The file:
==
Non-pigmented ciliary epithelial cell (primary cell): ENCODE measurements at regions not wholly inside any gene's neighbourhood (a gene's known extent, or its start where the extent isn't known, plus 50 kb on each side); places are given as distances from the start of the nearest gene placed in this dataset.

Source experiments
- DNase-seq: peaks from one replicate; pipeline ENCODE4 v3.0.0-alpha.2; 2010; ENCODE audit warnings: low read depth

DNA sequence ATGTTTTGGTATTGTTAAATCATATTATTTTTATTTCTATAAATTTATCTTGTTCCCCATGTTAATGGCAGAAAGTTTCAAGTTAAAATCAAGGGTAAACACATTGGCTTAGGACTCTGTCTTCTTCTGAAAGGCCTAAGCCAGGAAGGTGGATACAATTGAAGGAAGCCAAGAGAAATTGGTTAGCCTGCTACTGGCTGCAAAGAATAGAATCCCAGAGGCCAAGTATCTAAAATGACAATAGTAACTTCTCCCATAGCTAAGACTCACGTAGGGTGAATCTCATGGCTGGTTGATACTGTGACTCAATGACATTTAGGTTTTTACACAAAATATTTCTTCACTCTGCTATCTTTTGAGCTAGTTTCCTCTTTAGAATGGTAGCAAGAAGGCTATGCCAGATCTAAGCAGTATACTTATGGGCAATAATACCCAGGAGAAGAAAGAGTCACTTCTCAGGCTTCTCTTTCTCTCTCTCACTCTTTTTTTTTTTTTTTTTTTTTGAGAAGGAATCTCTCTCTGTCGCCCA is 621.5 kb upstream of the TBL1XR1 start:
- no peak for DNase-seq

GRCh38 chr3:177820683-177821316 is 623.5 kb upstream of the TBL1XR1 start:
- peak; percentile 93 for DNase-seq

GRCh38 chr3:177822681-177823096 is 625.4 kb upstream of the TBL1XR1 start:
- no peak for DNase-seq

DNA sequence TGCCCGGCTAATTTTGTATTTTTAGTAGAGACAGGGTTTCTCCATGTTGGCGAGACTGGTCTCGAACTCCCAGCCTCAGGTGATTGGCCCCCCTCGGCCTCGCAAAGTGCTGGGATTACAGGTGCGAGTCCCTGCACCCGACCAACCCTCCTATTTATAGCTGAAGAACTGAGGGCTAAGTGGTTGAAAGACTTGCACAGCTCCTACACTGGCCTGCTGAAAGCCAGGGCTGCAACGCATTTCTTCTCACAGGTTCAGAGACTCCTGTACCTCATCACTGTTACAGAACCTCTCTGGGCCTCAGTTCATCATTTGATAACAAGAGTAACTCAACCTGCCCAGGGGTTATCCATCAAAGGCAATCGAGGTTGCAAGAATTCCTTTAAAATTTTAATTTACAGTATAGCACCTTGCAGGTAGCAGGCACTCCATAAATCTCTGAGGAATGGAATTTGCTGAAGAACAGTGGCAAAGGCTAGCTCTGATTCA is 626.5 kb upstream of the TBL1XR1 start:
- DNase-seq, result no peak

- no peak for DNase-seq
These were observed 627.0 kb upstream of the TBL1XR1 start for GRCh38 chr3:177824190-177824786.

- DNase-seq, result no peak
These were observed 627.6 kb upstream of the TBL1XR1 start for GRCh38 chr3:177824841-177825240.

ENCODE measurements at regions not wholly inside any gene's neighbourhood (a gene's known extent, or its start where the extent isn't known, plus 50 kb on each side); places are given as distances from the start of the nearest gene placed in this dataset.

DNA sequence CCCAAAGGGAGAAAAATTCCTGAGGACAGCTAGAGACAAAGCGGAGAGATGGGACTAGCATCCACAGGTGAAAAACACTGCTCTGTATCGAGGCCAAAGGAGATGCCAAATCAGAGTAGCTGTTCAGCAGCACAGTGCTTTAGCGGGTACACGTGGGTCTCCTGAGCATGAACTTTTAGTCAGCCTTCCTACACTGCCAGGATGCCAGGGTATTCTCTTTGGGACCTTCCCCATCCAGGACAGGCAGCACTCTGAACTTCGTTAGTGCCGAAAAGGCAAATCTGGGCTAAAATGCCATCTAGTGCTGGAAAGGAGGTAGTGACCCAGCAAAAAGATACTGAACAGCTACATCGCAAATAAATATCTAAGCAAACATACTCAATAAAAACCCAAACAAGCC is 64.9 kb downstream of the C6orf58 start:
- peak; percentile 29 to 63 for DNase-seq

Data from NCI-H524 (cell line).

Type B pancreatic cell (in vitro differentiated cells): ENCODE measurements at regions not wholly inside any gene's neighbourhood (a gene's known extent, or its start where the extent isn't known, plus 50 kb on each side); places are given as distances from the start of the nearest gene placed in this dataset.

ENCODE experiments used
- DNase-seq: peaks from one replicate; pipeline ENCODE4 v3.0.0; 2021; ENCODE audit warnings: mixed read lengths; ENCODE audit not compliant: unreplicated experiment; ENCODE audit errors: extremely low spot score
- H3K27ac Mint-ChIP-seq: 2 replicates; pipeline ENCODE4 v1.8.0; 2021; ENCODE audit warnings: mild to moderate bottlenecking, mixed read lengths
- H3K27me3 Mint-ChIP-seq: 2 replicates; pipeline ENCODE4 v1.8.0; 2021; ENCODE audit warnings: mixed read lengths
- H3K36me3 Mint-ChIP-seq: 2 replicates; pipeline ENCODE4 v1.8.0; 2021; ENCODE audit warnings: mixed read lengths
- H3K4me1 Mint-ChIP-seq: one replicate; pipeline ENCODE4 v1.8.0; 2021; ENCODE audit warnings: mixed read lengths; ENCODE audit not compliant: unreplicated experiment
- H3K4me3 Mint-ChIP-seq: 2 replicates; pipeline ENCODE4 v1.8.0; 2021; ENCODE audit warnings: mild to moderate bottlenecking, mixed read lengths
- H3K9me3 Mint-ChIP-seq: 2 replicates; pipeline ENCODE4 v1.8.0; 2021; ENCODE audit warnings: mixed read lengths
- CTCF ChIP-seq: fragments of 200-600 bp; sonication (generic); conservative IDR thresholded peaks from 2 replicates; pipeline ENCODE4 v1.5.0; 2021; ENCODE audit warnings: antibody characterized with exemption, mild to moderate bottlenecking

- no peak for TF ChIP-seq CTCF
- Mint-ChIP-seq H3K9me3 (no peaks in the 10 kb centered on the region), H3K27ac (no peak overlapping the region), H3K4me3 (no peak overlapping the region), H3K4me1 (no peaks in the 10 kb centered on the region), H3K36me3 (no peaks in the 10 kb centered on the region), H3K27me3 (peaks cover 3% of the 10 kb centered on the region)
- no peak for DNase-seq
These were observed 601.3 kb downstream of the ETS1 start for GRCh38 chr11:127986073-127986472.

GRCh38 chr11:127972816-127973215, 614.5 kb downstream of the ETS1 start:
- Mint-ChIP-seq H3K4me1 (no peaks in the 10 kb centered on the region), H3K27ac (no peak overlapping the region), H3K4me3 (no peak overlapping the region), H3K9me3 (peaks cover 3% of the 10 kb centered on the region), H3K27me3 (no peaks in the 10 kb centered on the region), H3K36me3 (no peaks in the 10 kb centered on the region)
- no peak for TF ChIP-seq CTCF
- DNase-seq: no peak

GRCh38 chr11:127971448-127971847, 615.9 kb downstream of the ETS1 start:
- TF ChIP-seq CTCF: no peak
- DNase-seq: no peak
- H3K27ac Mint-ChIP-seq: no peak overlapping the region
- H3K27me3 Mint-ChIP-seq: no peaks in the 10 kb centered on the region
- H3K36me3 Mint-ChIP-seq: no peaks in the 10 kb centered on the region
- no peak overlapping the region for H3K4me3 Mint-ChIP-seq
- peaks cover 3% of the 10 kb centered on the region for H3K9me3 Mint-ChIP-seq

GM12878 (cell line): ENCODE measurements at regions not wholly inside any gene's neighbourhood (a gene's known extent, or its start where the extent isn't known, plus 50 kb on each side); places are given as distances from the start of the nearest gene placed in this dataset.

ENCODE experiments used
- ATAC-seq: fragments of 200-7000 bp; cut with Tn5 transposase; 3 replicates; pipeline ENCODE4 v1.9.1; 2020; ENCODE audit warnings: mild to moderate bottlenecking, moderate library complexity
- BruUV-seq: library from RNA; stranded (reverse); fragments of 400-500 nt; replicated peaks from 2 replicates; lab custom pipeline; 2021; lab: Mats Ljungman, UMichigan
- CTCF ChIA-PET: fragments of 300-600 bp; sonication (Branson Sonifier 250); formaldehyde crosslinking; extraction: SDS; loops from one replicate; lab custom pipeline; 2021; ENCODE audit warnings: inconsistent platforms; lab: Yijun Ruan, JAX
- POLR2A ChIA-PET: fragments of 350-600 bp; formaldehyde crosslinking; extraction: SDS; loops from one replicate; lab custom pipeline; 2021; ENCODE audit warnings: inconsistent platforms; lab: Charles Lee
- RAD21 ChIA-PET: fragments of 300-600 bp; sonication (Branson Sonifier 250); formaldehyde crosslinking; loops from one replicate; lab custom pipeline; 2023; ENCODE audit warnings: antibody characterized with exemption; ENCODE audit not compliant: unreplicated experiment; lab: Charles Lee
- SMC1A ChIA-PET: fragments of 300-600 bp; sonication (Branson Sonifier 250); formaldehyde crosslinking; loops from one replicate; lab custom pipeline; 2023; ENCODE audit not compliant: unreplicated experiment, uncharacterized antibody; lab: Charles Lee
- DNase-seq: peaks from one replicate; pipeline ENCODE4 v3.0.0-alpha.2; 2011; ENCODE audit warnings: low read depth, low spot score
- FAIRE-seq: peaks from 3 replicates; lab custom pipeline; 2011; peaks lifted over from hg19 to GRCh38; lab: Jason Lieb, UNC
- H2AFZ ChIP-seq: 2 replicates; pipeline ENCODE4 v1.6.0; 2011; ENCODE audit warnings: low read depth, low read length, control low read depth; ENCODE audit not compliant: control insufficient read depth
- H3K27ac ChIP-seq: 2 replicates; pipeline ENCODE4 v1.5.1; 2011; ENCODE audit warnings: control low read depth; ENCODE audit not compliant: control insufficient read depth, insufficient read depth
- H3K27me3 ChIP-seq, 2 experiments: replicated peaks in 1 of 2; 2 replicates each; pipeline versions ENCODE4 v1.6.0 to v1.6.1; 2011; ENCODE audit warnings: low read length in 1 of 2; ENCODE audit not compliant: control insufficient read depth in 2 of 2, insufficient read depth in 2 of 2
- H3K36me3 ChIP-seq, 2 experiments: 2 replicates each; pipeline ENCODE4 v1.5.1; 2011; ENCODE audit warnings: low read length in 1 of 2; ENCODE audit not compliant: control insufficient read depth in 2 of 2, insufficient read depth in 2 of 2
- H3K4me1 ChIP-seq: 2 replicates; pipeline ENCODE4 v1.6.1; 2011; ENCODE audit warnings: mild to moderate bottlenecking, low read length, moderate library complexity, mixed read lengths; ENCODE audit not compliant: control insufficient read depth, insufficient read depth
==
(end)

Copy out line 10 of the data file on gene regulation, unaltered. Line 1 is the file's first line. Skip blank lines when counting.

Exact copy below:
DNA sequence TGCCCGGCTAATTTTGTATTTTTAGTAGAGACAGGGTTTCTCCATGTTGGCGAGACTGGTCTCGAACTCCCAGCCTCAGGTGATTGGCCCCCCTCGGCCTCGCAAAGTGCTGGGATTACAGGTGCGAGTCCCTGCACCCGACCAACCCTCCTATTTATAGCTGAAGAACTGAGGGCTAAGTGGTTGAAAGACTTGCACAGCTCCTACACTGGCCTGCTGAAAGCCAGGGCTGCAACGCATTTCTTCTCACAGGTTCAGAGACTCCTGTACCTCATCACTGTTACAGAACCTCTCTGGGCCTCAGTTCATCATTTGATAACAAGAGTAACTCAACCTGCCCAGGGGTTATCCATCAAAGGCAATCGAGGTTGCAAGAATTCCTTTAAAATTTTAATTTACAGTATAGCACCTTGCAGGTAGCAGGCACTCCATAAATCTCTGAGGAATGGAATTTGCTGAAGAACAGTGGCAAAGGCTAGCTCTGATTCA is 626.5 kb upstream of the TBL1XR1 start: